grateful for grace,
    The Dogpreacher

    Yo Dogpreacher

    Indeed you are correct. The "I'm right/you're wrong" attitude is not the way to go if you wish to persuade. In fact, we would do well to even avoid buzzwords like Calvinism and Arminianism especially when we first meet people, as these each tend to carry a lot a unecessary baggage that colors opinions from the start. Instead if we just go to the Scriptures with a humble attitude and work through it, by the Lord's grace, persuasion is a bit more likely.

    Having done church planting overseas for many years it must be said that those who are fresh believers in unassuming cultures seem to have almost no difficulty believing grace alone when taught from the start ... the problem arises when persons have been steeped in bad teaching for years in fluffy evangelical churches in the USA that there is a hardening to the word. Tradition replaces the Text and with deep roots in inconsistent theology, uprooting is a much more painful affair.

    But in doing for many years and having discussions daily with email inquirers, I have discovered that it is usually the case that intellectually proving a doctrine to be true from the Scripture is really only about 10% of the battle. Most persons must be persuaded through the heart and through prayer.

    When we take the time to be a friend to people and love them ... then when the Lord opens the opportunity, they are more likely to listen because they know you care and respect them. Show affection and be brotherly - you will be surprised how much more effective your intellectual proof is, which previously fell on deaf ears...The site itself attempts to be inviting and hopefully is used by the Lord to make a difference.

    What is frustrating is when those in positions of authority are teaching and leading the church as shepherds doctrines that weaken and make the church less effectual in its witness.

    Solus Christus

    Mike, I can surely relate to your situation! The doctrinal statement of the church I attended until two weeks ago contained two very clear and explicit statements that they were "Augustinian/Reformed" and "Reformed/Evangelical" in their theology. That section of the doctrinal statement was followed by the statement that they "are moderate Calvinists". However, the statement says, they understand that many folks do not agree with Reformed views and the church does not regard the doctrines as a matter over which Christians should divide or cease fellowship.

    Now, here's the problem with that kind of language as I see it: 1) the terms "Augustinian/Reformed" and "Reformed/Evangelical" are designed to convey an explicit meaning that does not permit one to be a "moderate Calvinist". 2) Conversely, to be a "moderate Calvinist" precludes one falling in the other two categories. Further, to declare these fundamental, foundational points unworthy of contending for is a betrayal of Truth.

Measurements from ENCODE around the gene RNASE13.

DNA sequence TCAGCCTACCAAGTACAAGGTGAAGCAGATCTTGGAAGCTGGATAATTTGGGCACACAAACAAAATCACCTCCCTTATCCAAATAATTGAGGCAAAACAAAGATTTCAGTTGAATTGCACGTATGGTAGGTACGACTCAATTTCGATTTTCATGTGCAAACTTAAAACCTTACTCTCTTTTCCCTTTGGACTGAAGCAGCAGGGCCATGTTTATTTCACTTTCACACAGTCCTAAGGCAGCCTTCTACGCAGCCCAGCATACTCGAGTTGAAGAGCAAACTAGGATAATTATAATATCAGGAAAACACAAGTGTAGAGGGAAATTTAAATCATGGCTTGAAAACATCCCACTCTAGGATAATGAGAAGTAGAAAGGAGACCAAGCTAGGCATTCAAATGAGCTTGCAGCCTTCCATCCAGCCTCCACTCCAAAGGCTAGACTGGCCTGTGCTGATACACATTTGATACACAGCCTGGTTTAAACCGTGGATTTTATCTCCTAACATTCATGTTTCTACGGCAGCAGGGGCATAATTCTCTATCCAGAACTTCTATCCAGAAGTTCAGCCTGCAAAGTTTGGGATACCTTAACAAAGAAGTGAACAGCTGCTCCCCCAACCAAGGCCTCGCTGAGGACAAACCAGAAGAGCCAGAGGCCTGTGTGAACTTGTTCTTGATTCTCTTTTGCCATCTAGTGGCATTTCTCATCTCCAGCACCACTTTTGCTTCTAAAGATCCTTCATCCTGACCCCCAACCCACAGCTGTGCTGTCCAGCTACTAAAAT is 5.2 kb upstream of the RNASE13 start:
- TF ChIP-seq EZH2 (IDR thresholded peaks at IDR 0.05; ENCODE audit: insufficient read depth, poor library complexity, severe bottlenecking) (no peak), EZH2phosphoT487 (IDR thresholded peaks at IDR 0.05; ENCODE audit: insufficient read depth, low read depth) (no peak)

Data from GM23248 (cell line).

Here's where the rub came in relative to my role in our church’s life and ministry. When the previous teacher moved out of state, I was asked to teach the senior adult Bible class. In the 2-1/2 years I attended that class and participated extensively in it, I repeatedly made it clear that I am a convinced Calvinist; so there should never have been any question about that.

    I accepted the teaching responsibility and taught the class for about three months, most recently teaching a series of very brief introductory lessons on the doctrines of sovereign grace in preparation for entering upon a study through Paul's Epistle to the Romans. On Friday of the week I had covered the Preservation and Perseverance of the Saints, I received a phone call at work from an associate pastor. He was upset that I had been teaching "hyper-Calvinism" and I was, on that specific account, summarily ejected from the church and told not to come back as either the teacher or as a participant.

    Go figure!

    Dan Bowers
    Farmington, NM

    Wow, that’s quite a comment. I posted on this at Triablogue a few weeks ago myself. It continues to amaze me that synergists say this. Then they’ll turn right around and say that doing good works is a result of regeneration, drawing from a text with the exact same contruction.

    a, 1 John 5:1 is a test for the criterion by which we know a person has been born again. They believe, because they have been born again. Faith in Christ flows from the new birth itself. This is not a different type of faith than “saving faith,” it is saving faith. John is putting this forth as a test by which we can know if we are regenerate, not as a means to know we are being preserved securely. He is talking about the evidences of regeneration in light of the false teachers who had risen up and left the church. He is answering their burning question, “How do we know who is born again.” He answers with this as one of his tests. It would be meaningless as a test of that nature if the new birth was not the cause of the evidence.